A couple of linked questions really. Firstly, let's say BTC is worth $50k US, that means to purchase your groceries might be 0.002BTC. A sandwich might be 0.0000598. Has a system already been proposed to have better units? With 1 US cent equating to 0.000002BTC could we ever have precision issues?

Secondly, with a hard limit of 21 million BTC and a world population of 8bn, we're talking each person on average could own around .0025BTC. Which at current market cap, is about $100 US. By contrast there's approx $40tn US in regular cash, about 40-60X the market cap of BTC if I didn't make a silly mistake (and depending the value the day you read this).

Doesn't this imply that for BTC to be a real-world currency, it's already large value must end up more like $2m US per coin. At which point your $2.99 sandwich is going to cost 0.000001495 and we're needing 9 decimal places for accurate accounting to the equivalent of one US cent today.

As a newcomer to this world, how does BTC plan to work around these issues to be a practical everyday currency? Is it a trivial thing, or actually a problem?

1 Answer 1


Today 1 US dollar is 0.000027 BTC which is 2,700 Satoshi So one US cent is 27 Satoshi

When was the last time you purchased something with a total transaction value of one cent?

If Bitcoin's value increases as you say then there will be a need for a smaller unit. I think the Lightning Network can already have transactions measured in millisatoshi - a thousand times smaller.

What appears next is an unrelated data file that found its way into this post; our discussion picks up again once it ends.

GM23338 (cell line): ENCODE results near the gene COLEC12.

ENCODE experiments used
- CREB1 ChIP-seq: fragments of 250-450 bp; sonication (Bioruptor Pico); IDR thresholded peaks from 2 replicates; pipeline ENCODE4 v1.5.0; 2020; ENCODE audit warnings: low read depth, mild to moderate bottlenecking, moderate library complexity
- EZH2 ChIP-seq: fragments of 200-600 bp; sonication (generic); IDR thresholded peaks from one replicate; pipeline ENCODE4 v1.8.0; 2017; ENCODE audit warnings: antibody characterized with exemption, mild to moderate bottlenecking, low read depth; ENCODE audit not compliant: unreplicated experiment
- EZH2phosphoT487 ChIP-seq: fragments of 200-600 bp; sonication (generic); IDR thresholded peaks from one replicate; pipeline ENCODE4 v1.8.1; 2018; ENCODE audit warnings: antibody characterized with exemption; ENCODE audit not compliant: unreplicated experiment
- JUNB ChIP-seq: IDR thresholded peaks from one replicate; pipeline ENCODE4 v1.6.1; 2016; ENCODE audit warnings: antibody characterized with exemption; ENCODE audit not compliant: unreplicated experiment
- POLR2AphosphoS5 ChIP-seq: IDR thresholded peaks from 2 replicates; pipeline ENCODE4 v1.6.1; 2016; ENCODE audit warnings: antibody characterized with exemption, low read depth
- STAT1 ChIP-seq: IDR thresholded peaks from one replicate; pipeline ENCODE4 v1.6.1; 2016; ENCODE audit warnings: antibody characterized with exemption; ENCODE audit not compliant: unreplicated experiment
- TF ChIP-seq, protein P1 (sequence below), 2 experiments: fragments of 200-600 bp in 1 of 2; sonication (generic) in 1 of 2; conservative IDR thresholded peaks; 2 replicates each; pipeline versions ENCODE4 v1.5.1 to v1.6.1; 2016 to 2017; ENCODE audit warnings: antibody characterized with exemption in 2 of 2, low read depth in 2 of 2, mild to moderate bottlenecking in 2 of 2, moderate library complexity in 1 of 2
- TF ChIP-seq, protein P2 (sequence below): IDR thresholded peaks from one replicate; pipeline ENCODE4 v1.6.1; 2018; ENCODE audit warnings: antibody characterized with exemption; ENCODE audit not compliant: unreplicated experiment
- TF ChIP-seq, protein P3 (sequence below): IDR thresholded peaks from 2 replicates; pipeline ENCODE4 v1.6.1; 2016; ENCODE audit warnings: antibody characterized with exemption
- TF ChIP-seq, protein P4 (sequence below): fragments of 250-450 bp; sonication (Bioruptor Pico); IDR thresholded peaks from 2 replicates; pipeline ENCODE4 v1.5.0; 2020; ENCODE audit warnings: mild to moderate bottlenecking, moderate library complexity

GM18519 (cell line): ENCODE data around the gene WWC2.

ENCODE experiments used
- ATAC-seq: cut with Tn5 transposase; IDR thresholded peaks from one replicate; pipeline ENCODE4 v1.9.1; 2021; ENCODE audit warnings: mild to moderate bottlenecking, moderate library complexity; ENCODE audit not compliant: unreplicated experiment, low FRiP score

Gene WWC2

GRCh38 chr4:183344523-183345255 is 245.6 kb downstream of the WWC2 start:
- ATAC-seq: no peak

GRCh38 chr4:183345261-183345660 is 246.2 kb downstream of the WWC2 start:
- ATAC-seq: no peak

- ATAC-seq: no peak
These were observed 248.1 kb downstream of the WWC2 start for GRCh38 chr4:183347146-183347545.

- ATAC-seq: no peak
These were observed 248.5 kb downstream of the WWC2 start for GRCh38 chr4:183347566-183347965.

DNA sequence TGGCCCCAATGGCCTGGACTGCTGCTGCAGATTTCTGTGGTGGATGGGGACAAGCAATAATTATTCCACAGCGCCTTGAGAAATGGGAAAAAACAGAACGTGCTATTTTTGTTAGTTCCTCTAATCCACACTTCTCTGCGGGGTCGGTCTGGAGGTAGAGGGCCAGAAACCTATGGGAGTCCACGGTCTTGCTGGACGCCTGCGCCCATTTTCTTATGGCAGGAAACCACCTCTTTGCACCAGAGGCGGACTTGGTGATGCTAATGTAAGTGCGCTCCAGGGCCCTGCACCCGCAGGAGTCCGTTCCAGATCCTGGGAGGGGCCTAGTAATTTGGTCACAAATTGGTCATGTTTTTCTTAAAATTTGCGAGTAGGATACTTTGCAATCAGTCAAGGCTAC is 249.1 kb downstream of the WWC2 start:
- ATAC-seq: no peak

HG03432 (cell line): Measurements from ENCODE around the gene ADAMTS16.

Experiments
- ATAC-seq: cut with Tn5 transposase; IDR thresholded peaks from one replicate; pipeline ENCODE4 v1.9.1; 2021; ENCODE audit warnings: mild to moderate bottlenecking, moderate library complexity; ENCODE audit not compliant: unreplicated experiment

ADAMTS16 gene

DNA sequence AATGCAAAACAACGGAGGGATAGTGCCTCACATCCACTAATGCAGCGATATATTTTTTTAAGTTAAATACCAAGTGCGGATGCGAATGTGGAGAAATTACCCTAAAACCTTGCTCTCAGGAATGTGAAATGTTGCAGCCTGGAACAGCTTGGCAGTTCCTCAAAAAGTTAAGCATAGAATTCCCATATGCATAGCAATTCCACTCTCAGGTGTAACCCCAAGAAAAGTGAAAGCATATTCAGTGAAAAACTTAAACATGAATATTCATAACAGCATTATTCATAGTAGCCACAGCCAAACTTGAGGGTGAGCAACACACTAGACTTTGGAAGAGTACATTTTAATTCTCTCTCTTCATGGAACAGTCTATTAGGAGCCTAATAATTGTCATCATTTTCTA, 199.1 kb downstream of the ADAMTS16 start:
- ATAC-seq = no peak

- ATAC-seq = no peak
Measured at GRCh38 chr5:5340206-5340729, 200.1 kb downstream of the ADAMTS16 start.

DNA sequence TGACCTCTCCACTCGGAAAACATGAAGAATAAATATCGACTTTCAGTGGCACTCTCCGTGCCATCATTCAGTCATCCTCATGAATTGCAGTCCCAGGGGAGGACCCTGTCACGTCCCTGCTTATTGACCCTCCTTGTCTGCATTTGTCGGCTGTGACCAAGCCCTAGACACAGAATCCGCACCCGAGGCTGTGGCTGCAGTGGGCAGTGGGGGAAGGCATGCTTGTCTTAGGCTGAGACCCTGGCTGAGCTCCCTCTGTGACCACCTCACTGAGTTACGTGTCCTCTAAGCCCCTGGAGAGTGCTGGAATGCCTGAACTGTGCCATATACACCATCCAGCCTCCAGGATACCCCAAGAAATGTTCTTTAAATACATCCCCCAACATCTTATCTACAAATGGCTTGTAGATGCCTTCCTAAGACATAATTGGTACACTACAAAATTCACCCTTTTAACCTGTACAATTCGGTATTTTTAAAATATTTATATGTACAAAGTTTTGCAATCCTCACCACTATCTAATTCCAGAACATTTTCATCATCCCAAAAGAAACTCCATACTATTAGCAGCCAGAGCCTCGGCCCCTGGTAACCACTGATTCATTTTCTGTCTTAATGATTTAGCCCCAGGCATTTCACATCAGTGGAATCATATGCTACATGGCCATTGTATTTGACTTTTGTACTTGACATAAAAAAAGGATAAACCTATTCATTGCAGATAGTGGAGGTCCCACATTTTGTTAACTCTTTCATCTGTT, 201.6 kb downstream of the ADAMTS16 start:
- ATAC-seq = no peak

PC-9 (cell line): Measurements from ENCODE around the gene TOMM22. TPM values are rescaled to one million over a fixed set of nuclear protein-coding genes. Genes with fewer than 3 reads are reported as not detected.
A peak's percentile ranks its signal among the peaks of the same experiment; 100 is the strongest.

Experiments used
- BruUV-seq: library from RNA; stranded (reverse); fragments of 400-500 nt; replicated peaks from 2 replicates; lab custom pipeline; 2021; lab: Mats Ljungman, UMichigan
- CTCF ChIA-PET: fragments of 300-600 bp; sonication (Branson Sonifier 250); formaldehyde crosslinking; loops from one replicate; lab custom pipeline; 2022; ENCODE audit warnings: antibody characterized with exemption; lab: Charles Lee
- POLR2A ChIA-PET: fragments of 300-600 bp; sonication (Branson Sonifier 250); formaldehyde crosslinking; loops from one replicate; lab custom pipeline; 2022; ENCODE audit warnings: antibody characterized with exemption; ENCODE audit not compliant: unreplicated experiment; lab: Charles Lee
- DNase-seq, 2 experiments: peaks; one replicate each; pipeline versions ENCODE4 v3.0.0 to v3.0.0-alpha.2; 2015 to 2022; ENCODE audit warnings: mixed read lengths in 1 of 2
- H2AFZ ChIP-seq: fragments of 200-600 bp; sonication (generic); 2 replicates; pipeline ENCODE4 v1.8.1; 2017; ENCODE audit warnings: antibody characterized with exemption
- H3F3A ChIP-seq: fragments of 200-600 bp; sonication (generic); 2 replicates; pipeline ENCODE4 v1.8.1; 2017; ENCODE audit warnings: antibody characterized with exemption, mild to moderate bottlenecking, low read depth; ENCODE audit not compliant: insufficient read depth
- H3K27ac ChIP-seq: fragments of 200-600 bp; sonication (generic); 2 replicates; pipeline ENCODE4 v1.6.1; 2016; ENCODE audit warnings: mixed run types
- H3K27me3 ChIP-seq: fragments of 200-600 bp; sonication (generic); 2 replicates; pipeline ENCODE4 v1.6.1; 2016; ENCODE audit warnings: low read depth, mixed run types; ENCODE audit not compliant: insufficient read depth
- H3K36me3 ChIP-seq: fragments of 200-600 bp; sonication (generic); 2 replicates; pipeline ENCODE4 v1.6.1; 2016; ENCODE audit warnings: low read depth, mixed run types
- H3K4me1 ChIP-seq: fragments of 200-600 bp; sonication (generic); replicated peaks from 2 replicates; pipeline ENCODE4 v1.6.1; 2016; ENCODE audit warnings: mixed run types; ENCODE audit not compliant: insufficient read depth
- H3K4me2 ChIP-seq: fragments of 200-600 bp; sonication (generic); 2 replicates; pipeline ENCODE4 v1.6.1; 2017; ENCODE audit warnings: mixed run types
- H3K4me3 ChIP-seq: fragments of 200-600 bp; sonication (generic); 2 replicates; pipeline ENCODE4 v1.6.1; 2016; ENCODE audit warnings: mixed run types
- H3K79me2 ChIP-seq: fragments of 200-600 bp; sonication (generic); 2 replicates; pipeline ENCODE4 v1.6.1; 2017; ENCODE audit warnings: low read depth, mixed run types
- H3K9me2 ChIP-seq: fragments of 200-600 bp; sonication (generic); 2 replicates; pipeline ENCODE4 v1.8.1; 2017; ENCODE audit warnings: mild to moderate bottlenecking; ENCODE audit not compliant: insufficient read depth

So, It isn't a major problem.

It isn't especially unusual for the major unit of a currency to have a high value. For example the UK currency known as the pound sterling was created in the early Anglo-Saxon period one and a half millennia ago and was essentially a pound weight of silver. That represented a huge amount of money at the time, enough to buy several thousand chickens or a hundred knives at a time when ordinary people could probably afford few of either.

Related questions:

  • I haven't purchased for 1c for a long time, but I frequently buy things where the number of cents is not a multiple of 5/10. e.g. buying gas, or things which are $0.99c. To how many decimal places is BTC stored, I'm assuming more than 9 :) edit: oh your link mentions we have 1^8 integral subdivisions
    – Mr. Boy
    Commented Jun 1, 2021 at 14:03
  • Indeed, at the protocol level "1 BTC" doesn't exist. It is all represented as multiples of satoshis (each being equal to 0.00000001 BTC). Commented Jun 1, 2021 at 17:12

Your Answer

By clicking “Post Your Answer”, you agree to our terms of service and acknowledge you have read our privacy policy.

Not the answer you're looking for? Browse other questions tagged or ask your own question.